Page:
Porsche invests more than a billion in synthetic fuels. He dreams of 911 rescue

Is the internal combustion engine doomed to extinction? While some automakers are moving quickly to electromobility and are on the verge of halting development of internal combustion engines, others still want to give them a chance. And the good news for us longtime connoisseurs is that one of them is Porsche, one of the most influential and iconic manufacturers in automotive history.

eFuels as the savior of iconic models led by 911

Photo: Porsche

Few people can imagine with batteries, especially the discontinued and limited special versions of Porsche – and it’s clear the brand itself doesn’t like the idea. Image shows the chassis with the Cayman GT4 power powertrain

Stuttgart recently shook hands with HIF Global LLC. This company is very interested in reducing our carbon footprint and reducing the impact of our activities on the environment, but at the same time clearly aware of the fact that we will not be able to do without “burners” for quite some time.

“Climate change is a challenge for all companies and institutions in the world,” the Houston-based company presents its philosophy on its website. “Such challenges require global solutions – and we are a global producer of eFuels. Our goal is to decarbonise and make carbon neutral fuels available.”

Porsche sees a future in this technology, despite its plans to electrify its fleet by as much as 80 percent – ​​the remaining one-fifth could potentially fall on “modern” combustion engines running on synthetic fuels.

Photo: Porsche

Although Porsche has invested a large amount of money in the development of electromobility, admits that they do not want to completely abandon the internal combustion engine – simply out of tradition. In the photo, an electric car Taycan

From a purely economic point of view, this is actually a logical move, because Porsche is a company, so it has to make money first. And what we’re going to talk about, especially the iconic 911 model and some of the “out of stock” or special editions that helped automakers not sell batteries well, it’s a simple fact.

“Synthetic fuels make a significant contribution to protecting our environment,” said Barbara Frenkel, member of Porsche’s board of directors. “Last but not least, it is a sensible and meaningful addition to the burgeoning era of electromobility.”

How does it work?

Photo: HIF Global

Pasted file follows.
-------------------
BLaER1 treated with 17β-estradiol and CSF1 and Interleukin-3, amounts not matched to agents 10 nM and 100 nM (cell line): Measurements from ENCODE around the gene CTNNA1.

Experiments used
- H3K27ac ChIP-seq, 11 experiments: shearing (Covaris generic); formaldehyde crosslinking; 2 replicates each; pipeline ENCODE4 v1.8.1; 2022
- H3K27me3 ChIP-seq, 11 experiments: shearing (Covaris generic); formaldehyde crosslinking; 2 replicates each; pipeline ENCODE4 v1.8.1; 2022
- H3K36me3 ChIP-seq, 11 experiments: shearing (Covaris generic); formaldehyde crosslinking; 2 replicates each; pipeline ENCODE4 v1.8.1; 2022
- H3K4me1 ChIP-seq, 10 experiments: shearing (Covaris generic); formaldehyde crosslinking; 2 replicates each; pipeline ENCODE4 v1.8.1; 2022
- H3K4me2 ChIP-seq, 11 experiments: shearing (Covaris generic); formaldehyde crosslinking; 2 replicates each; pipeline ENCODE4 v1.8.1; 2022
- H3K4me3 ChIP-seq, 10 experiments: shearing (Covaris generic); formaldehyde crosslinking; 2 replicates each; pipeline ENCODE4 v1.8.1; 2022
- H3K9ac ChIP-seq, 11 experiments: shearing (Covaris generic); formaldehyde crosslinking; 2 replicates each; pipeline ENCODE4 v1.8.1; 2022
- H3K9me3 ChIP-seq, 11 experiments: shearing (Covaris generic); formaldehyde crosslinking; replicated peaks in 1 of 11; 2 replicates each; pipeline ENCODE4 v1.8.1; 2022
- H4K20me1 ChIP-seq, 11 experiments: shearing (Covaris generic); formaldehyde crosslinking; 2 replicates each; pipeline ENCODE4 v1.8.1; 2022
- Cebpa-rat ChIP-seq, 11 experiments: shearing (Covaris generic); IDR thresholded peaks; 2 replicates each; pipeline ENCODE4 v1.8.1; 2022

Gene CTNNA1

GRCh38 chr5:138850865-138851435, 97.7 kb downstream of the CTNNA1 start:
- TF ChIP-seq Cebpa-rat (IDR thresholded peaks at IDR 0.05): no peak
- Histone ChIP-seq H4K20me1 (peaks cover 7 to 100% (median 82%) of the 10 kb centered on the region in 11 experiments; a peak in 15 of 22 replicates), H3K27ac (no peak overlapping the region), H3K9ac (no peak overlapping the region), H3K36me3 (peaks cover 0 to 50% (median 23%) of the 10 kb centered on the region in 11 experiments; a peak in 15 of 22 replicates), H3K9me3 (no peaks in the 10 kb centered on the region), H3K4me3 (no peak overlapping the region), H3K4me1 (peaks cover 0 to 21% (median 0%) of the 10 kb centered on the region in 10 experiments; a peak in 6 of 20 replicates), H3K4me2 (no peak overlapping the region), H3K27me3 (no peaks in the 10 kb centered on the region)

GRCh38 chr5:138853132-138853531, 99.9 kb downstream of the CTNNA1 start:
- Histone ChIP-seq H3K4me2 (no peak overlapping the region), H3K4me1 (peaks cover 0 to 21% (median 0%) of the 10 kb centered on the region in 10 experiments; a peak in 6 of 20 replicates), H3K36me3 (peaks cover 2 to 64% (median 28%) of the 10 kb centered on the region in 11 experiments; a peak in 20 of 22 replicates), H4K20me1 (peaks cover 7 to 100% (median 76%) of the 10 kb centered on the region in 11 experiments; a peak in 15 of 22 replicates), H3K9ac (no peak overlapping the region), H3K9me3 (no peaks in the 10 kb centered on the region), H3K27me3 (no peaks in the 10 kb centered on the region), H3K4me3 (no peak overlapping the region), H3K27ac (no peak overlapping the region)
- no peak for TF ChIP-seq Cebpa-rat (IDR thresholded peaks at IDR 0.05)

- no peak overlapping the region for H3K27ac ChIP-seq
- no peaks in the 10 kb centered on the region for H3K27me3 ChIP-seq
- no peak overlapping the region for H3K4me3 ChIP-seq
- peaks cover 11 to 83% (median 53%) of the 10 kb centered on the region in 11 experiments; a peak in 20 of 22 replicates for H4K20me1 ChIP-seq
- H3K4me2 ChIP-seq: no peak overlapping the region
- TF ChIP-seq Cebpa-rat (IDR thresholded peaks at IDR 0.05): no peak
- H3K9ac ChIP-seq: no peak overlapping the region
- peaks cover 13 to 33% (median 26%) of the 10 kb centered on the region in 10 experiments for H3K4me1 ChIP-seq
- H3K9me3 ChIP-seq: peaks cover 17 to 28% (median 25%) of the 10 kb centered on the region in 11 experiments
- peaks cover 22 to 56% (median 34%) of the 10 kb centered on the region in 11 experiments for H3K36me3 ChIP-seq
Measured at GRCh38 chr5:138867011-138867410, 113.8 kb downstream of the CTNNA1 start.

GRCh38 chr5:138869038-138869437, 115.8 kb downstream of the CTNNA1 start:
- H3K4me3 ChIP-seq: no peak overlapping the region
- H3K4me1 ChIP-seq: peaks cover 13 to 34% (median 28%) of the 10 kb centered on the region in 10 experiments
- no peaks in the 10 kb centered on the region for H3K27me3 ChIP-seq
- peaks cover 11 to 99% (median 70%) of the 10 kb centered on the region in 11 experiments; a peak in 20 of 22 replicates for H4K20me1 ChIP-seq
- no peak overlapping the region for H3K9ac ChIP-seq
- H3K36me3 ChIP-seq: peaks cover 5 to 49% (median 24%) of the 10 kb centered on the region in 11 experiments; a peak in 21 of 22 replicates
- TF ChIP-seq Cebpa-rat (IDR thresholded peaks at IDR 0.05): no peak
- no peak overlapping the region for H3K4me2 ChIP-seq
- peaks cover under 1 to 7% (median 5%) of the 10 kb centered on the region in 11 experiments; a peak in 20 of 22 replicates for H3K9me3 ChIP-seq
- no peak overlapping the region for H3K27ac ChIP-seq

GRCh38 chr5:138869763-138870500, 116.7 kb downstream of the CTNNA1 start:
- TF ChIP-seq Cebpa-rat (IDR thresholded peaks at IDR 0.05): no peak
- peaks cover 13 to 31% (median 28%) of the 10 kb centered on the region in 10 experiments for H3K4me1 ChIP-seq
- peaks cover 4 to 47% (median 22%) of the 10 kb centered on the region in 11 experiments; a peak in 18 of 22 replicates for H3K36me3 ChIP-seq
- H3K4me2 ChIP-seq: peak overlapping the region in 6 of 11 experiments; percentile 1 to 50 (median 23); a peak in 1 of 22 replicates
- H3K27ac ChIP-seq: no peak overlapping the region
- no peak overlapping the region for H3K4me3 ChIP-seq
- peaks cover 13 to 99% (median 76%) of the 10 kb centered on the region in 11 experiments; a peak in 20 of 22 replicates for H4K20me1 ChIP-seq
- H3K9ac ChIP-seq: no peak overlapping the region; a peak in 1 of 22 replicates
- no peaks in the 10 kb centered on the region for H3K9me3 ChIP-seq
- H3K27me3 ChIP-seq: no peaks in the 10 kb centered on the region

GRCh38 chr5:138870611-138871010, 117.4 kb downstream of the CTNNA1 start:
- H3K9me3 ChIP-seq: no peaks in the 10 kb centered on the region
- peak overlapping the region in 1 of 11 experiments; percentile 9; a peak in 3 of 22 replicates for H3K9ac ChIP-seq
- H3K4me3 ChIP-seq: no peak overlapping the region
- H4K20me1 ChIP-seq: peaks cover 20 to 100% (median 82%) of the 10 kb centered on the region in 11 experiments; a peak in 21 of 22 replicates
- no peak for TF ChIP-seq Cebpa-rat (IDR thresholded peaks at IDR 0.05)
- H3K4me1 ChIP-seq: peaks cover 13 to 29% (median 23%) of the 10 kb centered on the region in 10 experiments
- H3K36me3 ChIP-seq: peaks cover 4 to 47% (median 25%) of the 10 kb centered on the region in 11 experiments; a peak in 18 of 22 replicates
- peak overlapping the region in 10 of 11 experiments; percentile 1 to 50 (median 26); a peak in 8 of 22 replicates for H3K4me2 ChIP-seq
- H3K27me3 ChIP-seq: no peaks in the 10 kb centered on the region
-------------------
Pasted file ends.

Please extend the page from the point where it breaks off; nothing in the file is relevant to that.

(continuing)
Combining carbon dioxide and hydrogen will create the raw basis for all other sustainable fuels. This step-by-step processing of the base can then provide various derivatives for use in both ground transportation and aviation

HIF Global briefly describes how the synthetic fuel is produced in an interactive diagram. At first is the capture of a certain amount of carbon dioxide, which usually occurs in the atmosphere. The carbon dioxide then combines with hydrogen – in practice it is most often obtained by electrolysis of water, as that itself does not normally occur in nature.

The folks at HIF Global call it “Green Hydrogen” because this electrolysis is carried out using purely sustainable energy – in this case, one of the wind farms that has enough power for this purpose. This combination of carbon dioxide and hydrogen then produces a kind of “crude synthetic fuel”, to some extent equivalent to greener crude oil.

You can see one of the last Mohicans among the current classic Porsche models, the GT3 Touring type, in the gallery:

From these resulting compounds, various derivatives of this ecological fuel are obtained by stepwise processing – whether synthetic gasoline for use in passenger cars, or sustainable versions of aviation fuels or even LPG.

HIF then saw the advantage that, after burning synthetic fuels, carbon dioxide is released into the air again, and although it is one of the greenhouse gases (though not the worst, it is methane), it can be stored back and used for the production of, more materials. synthetic fuel and the cycle will start again.

“By investing in industrial production of synthetic fuels, Porsche is further transforming its commitment to sustainable mobility,” added Frenkel. “Globally, our investment in this innovative technology is over $100 million.”

What do you think of Porsche’s investment in synthetic fuels?

It’s super. Thus, there is still viable hope for the rescue of the internal combustion engine. I will never buy an electric 911 in my life

In my opinion, it is a utopia, the history textbook’s “incendiary”

A total of 77 readers voted.

Georgie Burke

"Music maven. Evil pop culture lover. Unapologetic creator. Friend of animals everywhere."

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